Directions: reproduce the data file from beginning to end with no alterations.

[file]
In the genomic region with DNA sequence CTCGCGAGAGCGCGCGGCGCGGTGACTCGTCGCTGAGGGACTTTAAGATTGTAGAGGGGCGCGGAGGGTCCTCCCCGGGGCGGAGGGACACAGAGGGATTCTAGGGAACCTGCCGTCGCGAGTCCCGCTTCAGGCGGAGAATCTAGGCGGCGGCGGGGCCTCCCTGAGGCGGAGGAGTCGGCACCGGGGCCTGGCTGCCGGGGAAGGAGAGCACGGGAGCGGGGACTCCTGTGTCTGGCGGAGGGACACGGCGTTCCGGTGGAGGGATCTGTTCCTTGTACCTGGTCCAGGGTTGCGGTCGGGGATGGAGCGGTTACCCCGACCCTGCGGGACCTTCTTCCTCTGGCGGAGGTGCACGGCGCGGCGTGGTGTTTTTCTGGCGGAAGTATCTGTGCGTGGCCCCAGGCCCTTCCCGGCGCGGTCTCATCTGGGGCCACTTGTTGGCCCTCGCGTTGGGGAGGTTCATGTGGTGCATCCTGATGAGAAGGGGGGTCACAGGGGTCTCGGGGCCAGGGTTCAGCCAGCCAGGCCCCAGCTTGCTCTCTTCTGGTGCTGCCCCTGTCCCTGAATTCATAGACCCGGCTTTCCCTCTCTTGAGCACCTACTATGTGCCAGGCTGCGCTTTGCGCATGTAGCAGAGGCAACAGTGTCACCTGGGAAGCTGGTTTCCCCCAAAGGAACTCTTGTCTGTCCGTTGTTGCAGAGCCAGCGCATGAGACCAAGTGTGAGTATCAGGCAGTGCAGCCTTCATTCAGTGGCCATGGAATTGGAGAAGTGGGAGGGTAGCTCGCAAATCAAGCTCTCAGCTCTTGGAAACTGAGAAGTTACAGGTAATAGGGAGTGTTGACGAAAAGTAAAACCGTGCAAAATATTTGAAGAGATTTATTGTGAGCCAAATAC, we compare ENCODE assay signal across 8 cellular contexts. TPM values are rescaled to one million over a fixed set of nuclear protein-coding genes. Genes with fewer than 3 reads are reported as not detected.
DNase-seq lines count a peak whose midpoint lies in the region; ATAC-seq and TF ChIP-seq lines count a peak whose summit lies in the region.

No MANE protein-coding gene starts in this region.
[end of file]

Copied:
In the genomic region with DNA sequence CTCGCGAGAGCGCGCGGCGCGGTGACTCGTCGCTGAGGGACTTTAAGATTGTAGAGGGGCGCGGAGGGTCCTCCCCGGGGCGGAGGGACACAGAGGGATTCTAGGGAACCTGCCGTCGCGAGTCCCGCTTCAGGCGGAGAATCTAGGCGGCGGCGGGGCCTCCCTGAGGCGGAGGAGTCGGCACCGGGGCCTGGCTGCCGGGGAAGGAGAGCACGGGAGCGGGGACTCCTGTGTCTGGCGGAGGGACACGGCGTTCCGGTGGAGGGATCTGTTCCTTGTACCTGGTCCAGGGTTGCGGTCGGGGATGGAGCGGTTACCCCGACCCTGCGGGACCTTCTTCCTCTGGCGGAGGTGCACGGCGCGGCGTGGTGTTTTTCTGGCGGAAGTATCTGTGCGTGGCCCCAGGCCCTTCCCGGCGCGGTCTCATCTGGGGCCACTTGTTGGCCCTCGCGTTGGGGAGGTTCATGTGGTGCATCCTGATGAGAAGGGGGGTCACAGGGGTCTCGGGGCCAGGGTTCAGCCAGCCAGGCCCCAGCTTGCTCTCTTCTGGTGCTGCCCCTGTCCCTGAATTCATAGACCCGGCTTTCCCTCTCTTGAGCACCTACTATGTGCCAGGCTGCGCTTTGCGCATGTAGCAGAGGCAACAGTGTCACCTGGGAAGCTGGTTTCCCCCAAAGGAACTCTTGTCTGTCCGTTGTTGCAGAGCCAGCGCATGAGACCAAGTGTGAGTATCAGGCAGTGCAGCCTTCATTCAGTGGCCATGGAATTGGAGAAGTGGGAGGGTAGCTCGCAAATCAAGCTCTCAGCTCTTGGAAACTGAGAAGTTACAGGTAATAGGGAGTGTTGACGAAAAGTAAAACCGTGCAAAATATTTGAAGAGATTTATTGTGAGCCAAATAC, we compare ENCODE assay signal across 8 cellular contexts. TPM values are rescaled to one million over a fixed set of nuclear protein-coding genes. Genes with fewer than 3 reads are reported as not detected.
DNase-seq lines count a peak whose midpoint lies in the region; ATAC-seq and TF ChIP-seq lines count a peak whose summit lies in the region.

No MANE protein-coding gene starts in this region.